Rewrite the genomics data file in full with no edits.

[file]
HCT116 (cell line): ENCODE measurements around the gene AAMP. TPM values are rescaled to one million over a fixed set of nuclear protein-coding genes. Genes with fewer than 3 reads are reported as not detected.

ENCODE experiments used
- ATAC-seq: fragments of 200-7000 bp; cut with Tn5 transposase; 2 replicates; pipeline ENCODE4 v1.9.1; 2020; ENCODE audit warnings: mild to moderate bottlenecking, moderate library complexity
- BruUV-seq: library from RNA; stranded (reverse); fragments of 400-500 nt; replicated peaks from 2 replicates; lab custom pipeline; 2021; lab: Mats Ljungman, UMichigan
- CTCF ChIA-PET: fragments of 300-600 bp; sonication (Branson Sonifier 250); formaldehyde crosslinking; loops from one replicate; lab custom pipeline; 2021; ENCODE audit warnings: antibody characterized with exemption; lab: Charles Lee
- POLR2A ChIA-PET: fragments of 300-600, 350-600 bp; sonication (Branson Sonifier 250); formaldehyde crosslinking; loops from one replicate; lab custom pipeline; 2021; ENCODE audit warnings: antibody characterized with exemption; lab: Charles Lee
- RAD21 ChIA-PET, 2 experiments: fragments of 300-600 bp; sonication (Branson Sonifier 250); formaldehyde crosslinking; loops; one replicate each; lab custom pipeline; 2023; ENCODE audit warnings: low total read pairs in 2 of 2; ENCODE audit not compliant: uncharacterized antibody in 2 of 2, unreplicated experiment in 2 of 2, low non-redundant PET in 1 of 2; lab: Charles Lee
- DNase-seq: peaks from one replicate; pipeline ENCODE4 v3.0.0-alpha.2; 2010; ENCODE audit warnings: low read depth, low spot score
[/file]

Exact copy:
HCT116 (cell line): ENCODE measurements around the gene AAMP. TPM values are rescaled to one million over a fixed set of nuclear protein-coding genes. Genes with fewer than 3 reads are reported as not detected.

ENCODE experiments used
- ATAC-seq: fragments of 200-7000 bp; cut with Tn5 transposase; 2 replicates; pipeline ENCODE4 v1.9.1; 2020; ENCODE audit warnings: mild to moderate bottlenecking, moderate library complexity
- BruUV-seq: library from RNA; stranded (reverse); fragments of 400-500 nt; replicated peaks from 2 replicates; lab custom pipeline; 2021; lab: Mats Ljungman, UMichigan
- CTCF ChIA-PET: fragments of 300-600 bp; sonication (Branson Sonifier 250); formaldehyde crosslinking; loops from one replicate; lab custom pipeline; 2021; ENCODE audit warnings: antibody characterized with exemption; lab: Charles Lee
- POLR2A ChIA-PET: fragments of 300-600, 350-600 bp; sonication (Branson Sonifier 250); formaldehyde crosslinking; loops from one replicate; lab custom pipeline; 2021; ENCODE audit warnings: antibody characterized with exemption; lab: Charles Lee
- RAD21 ChIA-PET, 2 experiments: fragments of 300-600 bp; sonication (Branson Sonifier 250); formaldehyde crosslinking; loops; one replicate each; lab custom pipeline; 2023; ENCODE audit warnings: low total read pairs in 2 of 2; ENCODE audit not compliant: uncharacterized antibody in 2 of 2, unreplicated experiment in 2 of 2, low non-redundant PET in 1 of 2; lab: Charles Lee
- DNase-seq: peaks from one replicate; pipeline ENCODE4 v3.0.0-alpha.2; 2010; ENCODE audit warnings: low read depth, low spot score